Characterization and isolation of a trypsin-like serine protease from a long-term culture cytolytic T cell line and its expression by functionally distinct T cells

M D Kramer, L Binninger, V Schirrmacher, H Moll, M Prester, G Nerz, M M Simon
Journal of Immunology 1986 June 15, 136 (12): 4644-51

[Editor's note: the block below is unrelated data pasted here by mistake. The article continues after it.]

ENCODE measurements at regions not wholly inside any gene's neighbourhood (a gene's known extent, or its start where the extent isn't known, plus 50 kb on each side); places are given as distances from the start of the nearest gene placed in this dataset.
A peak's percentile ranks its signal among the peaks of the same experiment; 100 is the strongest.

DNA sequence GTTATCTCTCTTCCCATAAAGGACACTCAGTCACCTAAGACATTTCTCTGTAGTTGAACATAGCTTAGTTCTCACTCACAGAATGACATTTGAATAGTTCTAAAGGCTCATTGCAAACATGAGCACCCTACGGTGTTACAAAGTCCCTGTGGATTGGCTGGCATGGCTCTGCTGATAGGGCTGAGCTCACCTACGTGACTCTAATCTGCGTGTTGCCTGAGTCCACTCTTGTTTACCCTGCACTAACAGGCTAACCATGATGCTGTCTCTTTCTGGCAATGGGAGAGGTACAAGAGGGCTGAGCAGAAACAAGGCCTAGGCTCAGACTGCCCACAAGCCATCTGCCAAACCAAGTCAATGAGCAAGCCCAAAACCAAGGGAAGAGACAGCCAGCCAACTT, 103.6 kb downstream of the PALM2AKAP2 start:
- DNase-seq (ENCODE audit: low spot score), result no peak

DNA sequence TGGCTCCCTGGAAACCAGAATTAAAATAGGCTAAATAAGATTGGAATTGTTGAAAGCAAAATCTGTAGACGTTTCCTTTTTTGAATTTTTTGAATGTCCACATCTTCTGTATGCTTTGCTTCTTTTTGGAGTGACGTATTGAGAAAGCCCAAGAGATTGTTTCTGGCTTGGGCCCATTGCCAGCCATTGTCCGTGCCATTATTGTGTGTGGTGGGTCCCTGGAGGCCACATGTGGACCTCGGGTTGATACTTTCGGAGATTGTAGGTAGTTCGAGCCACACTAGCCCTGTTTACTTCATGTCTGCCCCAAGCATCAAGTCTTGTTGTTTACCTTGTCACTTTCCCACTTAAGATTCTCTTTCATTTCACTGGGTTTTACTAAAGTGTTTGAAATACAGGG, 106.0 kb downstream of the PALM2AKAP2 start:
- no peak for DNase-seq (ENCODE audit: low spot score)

We describe the characterization and purification of a trypsin-like serine protease isolated from cloned long-term culture cytolytic T cell line (CTLL AK). High amounts of proteolytic activity were isolated from extracts of CTLL AK after either nitrogen cavitation or detergent lysis. Trypsin-like protease was detected by using either the ester compound N alpha-benzyloxycarbonyl-L-lysine thiobenzyl ester or a panel of low molecular amide substrates. The latter compounds were preferentially cleaved at the carboxyl termini of lysine and arginine residues. The enzyme activity was completely inhibited by two serine esterase inhibitors, diisopropylfluorophosphate and phenylmethanesulfonyl fluoride, and by aprotinin and meta-aminobenzamidine, which are known to block trypsin-like proteases. The pH optimum for CTLL AK-derived protease activity is 8 to 9. Analysis of the enzyme by gel filtration revealed that the cell-bound proteolytic activity was associated with a complex that could not be dissociated by treatment with Triton X-100. The CTLL AK-derived protease activity was found to reside in two proteins with relative molecular masses (Mr) of 32,000 and 40,000 daltons as determined by affinity labeling with [3H]diisopropylfluorophosphate and sodium dodecyl sulfate gel electrophoresis. High levels of enzyme activity were found in a panel of H-Y-specific cloned T cell lines with either cytolytic/suppressor (CTLL) or helper potential (THL), indicating a lack of correlation between trypsin-like protease activity and a particular T cell function. High enzyme activity was also detected in tumorigenic variants of CTLL. Furthermore, it was excluded that the trypsin-like activity detected was attributable to plasminogen activator activity. In contrast to cloned T effector cells and their in vitro or in vivo derived variants, considerably less activity was found in normal nonactivated or activated lymphocyte populations. The possible role of the trypsin-like serine protease in the function of T effector cells is discussed.


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